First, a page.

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Sturgeon Season Ends Safely With High Harvest

winnebagoBY Ryan Koenigs

Sturgeon fishermen, having braved some of the most brutal weather conditions in memory, closed out the 2015 spearing season on Lake Winnebago today with a total harvest of 2,158 fish, the sixth highest harvest on record.

Conservation wardens with the state Department of Natural Resources said the more than 13,100 licensed fishermen pulled off a safe season with no reported injuries and generally excellent compliance with regulations.

DNR sturgeon biologist Ryan Koenigs said sturgeon fishermen are experts at dealing with conditions many people would consider life threatening. They are also a patient lot, he said, often waiting inside their darkened shacks hour after hour, day after day and season after season before opportunity suddenly arrives, to be followed by seconds of sheer pandemonium.

Chad Cherney and his 137-pounder that measured 80.3-inches at Payne’s Point

Chad Cherney and his 137-pounder that measured 80.3-inches at Payne’s Point

“Sturgeon spearing is an exercise in patience, persistence and perseverance,” Koenigs said. “I think most people were happy this year. Anytime they can fish in clear water they know they have a better chance of seeing fish and being successful. The big thing is that people were able to get out and pursue their passion, and they did it safely.”

The sturgeon spearing season is largely a family affair on Lake Winnebago – home of the largest, native population of lake sturgeon in the world – where the pastime has been passed down through the generations and new stories are added to family lore with each new season.

Today, on the eighth and final day of the season, a father and son from Oshkosh registered their fish together. Derek Drexler, 12, in his first season of eligibility, was fishing out of the same shack with his father, Robert, 44. Derek speared a 70-inch fish that weighed 76 pounds. A half hour later, the father threw his spear and landed a 50-inch sturgeon weighing 24 pounds. They were photographed together, creating a family heirloom.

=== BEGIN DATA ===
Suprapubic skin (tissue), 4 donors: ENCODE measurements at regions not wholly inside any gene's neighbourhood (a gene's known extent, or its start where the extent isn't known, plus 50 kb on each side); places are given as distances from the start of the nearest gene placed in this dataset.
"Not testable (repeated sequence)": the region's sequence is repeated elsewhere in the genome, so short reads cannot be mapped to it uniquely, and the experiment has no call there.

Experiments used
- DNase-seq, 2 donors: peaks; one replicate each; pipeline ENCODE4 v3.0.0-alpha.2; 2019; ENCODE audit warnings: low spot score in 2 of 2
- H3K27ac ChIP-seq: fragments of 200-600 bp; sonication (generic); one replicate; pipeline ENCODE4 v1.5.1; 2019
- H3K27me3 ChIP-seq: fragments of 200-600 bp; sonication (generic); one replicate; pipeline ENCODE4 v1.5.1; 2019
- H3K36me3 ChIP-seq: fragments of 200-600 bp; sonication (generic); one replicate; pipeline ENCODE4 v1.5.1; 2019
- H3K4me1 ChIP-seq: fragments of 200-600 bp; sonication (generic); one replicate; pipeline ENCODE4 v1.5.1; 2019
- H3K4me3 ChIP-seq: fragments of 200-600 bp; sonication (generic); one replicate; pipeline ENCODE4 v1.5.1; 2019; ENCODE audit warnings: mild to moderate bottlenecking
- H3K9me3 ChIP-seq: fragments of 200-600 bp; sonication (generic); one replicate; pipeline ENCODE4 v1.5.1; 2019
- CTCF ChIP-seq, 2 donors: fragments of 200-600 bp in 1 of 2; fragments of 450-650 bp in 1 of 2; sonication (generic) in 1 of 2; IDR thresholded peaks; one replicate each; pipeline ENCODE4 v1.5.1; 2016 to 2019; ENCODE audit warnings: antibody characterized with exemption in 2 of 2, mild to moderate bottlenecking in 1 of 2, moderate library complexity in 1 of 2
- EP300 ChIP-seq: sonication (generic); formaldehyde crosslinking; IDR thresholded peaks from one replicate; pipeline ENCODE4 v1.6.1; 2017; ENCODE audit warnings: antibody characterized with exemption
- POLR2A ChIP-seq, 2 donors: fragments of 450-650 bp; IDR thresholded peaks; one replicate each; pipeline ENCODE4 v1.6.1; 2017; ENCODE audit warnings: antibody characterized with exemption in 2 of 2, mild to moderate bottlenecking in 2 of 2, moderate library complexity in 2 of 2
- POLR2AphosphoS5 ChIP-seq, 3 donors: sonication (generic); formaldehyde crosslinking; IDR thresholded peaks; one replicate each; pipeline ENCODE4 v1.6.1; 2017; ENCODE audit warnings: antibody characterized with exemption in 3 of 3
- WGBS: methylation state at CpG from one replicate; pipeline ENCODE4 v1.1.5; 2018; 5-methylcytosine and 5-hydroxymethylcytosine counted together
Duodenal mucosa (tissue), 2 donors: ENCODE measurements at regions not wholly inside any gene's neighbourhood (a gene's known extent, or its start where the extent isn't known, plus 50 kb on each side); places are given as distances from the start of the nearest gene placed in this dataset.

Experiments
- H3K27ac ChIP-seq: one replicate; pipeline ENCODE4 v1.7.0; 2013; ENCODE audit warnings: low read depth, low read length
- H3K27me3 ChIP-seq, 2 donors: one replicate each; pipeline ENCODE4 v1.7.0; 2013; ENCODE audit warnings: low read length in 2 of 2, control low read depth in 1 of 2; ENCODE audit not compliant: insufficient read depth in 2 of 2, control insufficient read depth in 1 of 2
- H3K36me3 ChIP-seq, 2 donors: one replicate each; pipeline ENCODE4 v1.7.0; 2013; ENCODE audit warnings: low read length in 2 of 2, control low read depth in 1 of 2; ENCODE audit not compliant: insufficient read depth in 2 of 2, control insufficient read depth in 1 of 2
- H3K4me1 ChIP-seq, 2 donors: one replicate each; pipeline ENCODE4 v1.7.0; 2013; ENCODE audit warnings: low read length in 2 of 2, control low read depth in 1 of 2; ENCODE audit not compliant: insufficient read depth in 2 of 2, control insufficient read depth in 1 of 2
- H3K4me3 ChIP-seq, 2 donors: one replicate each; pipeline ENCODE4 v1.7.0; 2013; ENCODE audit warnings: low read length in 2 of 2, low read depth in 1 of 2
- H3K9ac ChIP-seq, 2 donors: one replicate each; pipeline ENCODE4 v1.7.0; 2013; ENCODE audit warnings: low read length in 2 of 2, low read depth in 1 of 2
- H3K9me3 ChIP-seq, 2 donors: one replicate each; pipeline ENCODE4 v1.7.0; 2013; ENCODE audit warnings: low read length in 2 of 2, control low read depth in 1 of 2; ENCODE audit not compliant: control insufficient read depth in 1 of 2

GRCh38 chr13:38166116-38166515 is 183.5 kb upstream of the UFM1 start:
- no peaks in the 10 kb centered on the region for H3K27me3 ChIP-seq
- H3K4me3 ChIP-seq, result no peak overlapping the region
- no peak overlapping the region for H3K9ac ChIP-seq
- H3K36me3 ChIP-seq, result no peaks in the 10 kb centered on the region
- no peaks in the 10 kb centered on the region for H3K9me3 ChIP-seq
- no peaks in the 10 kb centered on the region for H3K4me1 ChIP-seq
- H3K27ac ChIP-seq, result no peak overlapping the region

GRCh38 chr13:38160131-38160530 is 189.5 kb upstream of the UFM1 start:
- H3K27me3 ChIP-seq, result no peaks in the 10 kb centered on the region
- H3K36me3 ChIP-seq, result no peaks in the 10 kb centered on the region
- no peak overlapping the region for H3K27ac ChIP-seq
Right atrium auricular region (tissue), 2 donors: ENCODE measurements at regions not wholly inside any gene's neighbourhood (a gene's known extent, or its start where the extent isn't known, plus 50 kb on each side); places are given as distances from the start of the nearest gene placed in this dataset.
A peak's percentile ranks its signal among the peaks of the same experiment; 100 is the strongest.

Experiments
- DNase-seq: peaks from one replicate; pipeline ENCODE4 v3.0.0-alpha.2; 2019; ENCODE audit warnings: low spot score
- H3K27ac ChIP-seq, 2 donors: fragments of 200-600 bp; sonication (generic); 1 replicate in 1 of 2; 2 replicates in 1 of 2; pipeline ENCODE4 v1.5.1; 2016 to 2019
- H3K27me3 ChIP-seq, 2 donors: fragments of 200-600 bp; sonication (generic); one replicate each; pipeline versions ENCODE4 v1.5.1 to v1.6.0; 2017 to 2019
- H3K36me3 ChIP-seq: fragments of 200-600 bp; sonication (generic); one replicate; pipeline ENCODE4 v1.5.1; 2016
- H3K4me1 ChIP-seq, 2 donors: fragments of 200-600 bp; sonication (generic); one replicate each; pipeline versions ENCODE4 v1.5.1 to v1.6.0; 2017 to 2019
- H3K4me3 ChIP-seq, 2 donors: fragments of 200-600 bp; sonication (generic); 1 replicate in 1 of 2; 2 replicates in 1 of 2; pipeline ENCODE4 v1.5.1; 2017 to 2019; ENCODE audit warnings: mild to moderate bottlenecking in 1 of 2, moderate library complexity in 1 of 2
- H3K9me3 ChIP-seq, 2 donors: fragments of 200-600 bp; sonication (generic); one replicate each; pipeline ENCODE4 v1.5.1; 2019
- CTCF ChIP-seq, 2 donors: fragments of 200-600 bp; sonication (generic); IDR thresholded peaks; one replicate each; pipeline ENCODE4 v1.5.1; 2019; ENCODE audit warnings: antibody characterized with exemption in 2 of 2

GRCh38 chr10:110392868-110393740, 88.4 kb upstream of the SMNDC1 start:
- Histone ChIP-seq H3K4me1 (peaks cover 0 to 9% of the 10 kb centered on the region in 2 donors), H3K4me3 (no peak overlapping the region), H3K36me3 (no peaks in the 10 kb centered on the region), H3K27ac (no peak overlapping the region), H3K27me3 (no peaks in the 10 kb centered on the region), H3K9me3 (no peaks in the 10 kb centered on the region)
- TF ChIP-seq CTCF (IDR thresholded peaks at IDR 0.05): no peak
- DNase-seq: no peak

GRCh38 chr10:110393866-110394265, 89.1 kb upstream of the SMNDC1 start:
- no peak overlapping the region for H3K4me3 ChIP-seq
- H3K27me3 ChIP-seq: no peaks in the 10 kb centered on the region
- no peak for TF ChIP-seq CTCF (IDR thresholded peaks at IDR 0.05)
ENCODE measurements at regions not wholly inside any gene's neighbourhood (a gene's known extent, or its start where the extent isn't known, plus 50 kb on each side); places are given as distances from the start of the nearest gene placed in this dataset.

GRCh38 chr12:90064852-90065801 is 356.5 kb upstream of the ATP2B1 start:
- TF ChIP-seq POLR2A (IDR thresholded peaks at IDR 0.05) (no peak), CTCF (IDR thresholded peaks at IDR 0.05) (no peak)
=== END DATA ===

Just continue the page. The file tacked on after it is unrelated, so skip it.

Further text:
The largest fish of the season – 81.3 inches long and weighing 137.5 pounds – was speared Tuesday by Chad Cherney and registered at Payne’s Point.

While there were more fish speared on Lake Winnebago this year than last, the weights of the fish were down. A drop in the shad population – a fatty food source – meant the sturgeon were a bit “skinny” this year, with heads that were bigger around than their bodies.

Father and son team, Robert Drexler and his 12 year-old son Derek fished out of the same shack on Lake Winnebago.  On the final day of the 2015 season the younger bested the elder.  Derek speared a 70-inch, 76 pounder, and half an hour later, Bob got the 50-inch, 24 pounder.  They registered at Jerry’s Bar in Oshkosh.  No word on how much razzing Dad took at the tavern for his much more diminutive fish.

Father and son team, Robert Drexler and his 12 year-old son Derek fished out of the same shack on Lake Winnebago. On the final day of the 2015 season the younger bested the elder. Derek speared a 70-inch, 76 pounder, and half an hour later, Bob got the 50-inch, 24 pounder. They registered at Jerry’s Bar in Oshkosh. No word on how much razzing Dad took at the tavern for his much more diminutive fish.

Cherney’s fish, for instance, when compared to the top 11 heaviest sturgeon ever registered, was longer than 9 of those behemoths.

Koenigs said this year’s sturgeon weight loss is not a concern for their long-term viability. Shad populations will rebound quickly when conditions are favorable and the sturgeon will pack on the pounds.

“The decrease in shad has nothing to do with the numbers of sturgeon,” Koenigs said. “And this isn’t going to be any real detriment to the sturgeon. The fish just aren’t quite as heavy this year.”

The season on Lake Winnebago lasted 8 days this year. The closure was set for today after the harvest of adult female sturgeon reached the “90 percent trigger” Friday. The cap was set at 878. In the end, 911 adult female sturgeon were speared. Koenigs said exceeding the cap by 33 fish was not a problem. There are many years, he said, when the cap is not reached, often because cloudy water limits visibility. This year, spearers enjoyed good water clarity.

“The system is set up so we can keep the harvest at or very close to 5 percent of the adult population,” Koenigs said. “This was a sustainable harvest.”

Detailed records of the season can be found online at dnr.wi.gov by typing “sturgeon” into the search box and a photographic record can be viewed on the DNR’s Facebook page – www.facebook.com/WIDNR

Ryan Koenigs is a DNR Fisheries Biologist

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